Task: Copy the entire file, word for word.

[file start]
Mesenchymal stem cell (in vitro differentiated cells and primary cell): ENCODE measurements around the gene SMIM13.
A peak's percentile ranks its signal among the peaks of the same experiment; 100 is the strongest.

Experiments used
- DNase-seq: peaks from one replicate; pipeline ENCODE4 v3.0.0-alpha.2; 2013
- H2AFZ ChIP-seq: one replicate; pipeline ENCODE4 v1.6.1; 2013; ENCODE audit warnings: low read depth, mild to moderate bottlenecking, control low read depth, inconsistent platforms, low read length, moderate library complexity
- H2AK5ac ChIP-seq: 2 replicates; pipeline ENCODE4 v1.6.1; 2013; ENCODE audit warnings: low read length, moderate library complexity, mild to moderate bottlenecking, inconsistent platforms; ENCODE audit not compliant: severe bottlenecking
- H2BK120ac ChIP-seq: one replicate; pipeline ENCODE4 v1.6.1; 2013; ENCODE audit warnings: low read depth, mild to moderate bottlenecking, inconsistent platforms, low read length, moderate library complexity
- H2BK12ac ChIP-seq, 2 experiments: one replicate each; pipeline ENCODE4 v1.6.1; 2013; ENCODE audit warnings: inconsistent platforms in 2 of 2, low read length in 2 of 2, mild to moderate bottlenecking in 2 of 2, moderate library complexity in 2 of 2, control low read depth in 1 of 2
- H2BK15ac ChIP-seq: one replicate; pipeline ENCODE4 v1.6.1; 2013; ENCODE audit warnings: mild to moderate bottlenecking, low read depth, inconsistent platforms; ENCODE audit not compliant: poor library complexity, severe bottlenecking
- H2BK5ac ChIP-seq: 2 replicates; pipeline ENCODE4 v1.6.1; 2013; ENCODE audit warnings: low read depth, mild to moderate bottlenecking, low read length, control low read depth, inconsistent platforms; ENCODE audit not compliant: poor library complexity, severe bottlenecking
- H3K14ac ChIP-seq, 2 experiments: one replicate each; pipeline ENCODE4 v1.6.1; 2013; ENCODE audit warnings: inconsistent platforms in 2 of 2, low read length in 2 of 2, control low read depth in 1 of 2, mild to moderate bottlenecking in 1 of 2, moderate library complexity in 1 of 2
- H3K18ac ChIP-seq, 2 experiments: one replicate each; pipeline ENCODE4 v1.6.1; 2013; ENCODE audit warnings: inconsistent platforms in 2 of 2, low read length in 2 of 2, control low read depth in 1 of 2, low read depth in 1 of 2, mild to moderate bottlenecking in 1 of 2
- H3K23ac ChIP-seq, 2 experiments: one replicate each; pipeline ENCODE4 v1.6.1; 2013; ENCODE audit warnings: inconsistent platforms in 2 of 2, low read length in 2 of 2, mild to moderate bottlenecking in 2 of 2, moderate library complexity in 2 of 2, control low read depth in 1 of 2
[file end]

Mesenchymal stem cell (in vitro differentiated cells and primary cell): ENCODE measurements around the gene SMIM13.
A peak's percentile ranks its signal among the peaks of the same experiment; 100 is the strongest.

Experiments used
- DNase-seq: peaks from one replicate; pipeline ENCODE4 v3.0.0-alpha.2; 2013
- H2AFZ ChIP-seq: one replicate; pipeline ENCODE4 v1.6.1; 2013; ENCODE audit warnings: low read depth, mild to moderate bottlenecking, control low read depth, inconsistent platforms, low read length, moderate library complexity
- H2AK5ac ChIP-seq: 2 replicates; pipeline ENCODE4 v1.6.1; 2013; ENCODE audit warnings: low read length, moderate library complexity, mild to moderate bottlenecking, inconsistent platforms; ENCODE audit not compliant: severe bottlenecking
- H2BK120ac ChIP-seq: one replicate; pipeline ENCODE4 v1.6.1; 2013; ENCODE audit warnings: low read depth, mild to moderate bottlenecking, inconsistent platforms, low read length, moderate library complexity
- H2BK12ac ChIP-seq, 2 experiments: one replicate each; pipeline ENCODE4 v1.6.1; 2013; ENCODE audit warnings: inconsistent platforms in 2 of 2, low read length in 2 of 2, mild to moderate bottlenecking in 2 of 2, moderate library complexity in 2 of 2, control low read depth in 1 of 2
- H2BK15ac ChIP-seq: one replicate; pipeline ENCODE4 v1.6.1; 2013; ENCODE audit warnings: mild to moderate bottlenecking, low read depth, inconsistent platforms; ENCODE audit not compliant: poor library complexity, severe bottlenecking
- H2BK5ac ChIP-seq: 2 replicates; pipeline ENCODE4 v1.6.1; 2013; ENCODE audit warnings: low read depth, mild to moderate bottlenecking, low read length, control low read depth, inconsistent platforms; ENCODE audit not compliant: poor library complexity, severe bottlenecking
- H3K14ac ChIP-seq, 2 experiments: one replicate each; pipeline ENCODE4 v1.6.1; 2013; ENCODE audit warnings: inconsistent platforms in 2 of 2, low read length in 2 of 2, control low read depth in 1 of 2, mild to moderate bottlenecking in 1 of 2, moderate library complexity in 1 of 2
- H3K18ac ChIP-seq, 2 experiments: one replicate each; pipeline ENCODE4 v1.6.1; 2013; ENCODE audit warnings: inconsistent platforms in 2 of 2, low read length in 2 of 2, control low read depth in 1 of 2, low read depth in 1 of 2, mild to moderate bottlenecking in 1 of 2
- H3K23ac ChIP-seq, 2 experiments: one replicate each; pipeline ENCODE4 v1.6.1; 2013; ENCODE audit warnings: inconsistent platforms in 2 of 2, low read length in 2 of 2, mild to moderate bottlenecking in 2 of 2, moderate library complexity in 2 of 2, control low read depth in 1 of 2